By James Hibberd
May 11, 2018 at 04:24 PM EDT

All hell is breaking loose at Fox.

The network has just canceled supernatural dramas Lucifer and The Exorcist.

And on Thursday afternoon, Fox cleansed itself of comedies Brooklyn Nine-Nine, The Last Man on Earth, and The Mick.

Networks typically shed their weakest shows before their upfront presentations to advertisers next week, so expect to see plenty of carnage at all the broadcasters. But the bloodbath at Fox has been a bit gorier than expected since the network is bringing back a fair number of its new shows while adding NFL games on Thursday nights in the fall, which will knock out a key night of programming. Plus, some of these titles have simply been dragging in the ratings for too long, squeaking into renewals in previous years. And one has to wonder if Fox’s pending sale to Disney has the network looking closer at its margins.

But it a certain point, it just makes more sense to take a chance on something new — which a network is particularly likely to do if they’re pleased with their new crop of shows in the pipeline for next season.

Earlier this week, Fox picked up The Passage, a vampire epic based on Justin Cronin’s bestselling novels. The long-in-development title should nicely fill one of the channel’s supernatural vacancies. The network also picked up a new comedy series starring Get Out actor and comedian Lil Rel Howery and a revival of Tim Allen’s former ABC sitcom Last Man Standing.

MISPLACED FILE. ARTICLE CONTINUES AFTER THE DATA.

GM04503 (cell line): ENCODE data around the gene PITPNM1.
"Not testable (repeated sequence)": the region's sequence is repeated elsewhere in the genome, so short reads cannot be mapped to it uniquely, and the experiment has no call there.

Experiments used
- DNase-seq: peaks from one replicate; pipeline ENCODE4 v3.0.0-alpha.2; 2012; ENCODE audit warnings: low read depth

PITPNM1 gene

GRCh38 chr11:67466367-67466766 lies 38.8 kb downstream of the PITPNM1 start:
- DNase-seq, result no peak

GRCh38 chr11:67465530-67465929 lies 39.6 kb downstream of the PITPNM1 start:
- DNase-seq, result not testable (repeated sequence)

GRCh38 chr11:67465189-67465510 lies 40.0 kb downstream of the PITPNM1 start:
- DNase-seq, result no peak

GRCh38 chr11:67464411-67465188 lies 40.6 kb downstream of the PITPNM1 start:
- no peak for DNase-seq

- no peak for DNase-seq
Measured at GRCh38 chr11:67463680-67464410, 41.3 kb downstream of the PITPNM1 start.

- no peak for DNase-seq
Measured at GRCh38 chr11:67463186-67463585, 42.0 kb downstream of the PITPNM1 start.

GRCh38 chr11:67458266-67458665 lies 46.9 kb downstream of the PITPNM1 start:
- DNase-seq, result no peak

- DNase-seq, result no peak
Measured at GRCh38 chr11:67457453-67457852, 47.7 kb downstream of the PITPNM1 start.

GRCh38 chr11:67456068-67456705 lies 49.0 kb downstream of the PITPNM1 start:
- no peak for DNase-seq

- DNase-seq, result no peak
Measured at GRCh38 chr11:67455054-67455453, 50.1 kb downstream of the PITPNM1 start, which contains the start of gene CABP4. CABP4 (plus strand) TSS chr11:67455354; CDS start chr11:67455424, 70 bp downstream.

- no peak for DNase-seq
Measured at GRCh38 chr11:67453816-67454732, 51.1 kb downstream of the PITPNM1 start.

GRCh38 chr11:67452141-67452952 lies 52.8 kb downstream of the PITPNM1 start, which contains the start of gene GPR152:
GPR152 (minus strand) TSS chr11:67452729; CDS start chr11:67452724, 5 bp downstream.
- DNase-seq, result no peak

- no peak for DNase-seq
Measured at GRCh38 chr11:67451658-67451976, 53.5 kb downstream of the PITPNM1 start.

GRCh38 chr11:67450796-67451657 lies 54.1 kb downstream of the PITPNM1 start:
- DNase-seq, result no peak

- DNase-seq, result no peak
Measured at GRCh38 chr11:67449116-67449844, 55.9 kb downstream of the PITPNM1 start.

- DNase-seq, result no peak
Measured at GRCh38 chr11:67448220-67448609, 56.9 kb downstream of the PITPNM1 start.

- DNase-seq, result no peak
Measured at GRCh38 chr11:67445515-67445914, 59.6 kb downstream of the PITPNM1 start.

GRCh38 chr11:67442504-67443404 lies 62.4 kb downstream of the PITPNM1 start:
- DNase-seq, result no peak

There’s still no decision yet on DC Comics’ Gotham, which is in its fourth season, or the freshman comedy Ghosted.

As for the latest news, Fox has axed the sexy Satan supernatural drama Lucifer after three seasons. The series followed the Devil (Tom Ellis), who is fed up with the underworld and becomes an L.A. nightclub owner and LAPD consultant, helping to solve crimes.

Lucifer was averaging only 4.1 million viewers and a 1.1 rating among adults 18–49 this season, including DVR playback.

The Exorcist, based on the William Peter Blatty novel of the same name, premiered in 2016. After holding up somewhat decently on Friday nights, the series was revamped for a second round and aired 10 episodes last fall. But the horror drama averaged a truly scary 1.9 million viewers and 0.6 in the 18–49 demo.

And hell hath no fury like a network unwatched.

 

 

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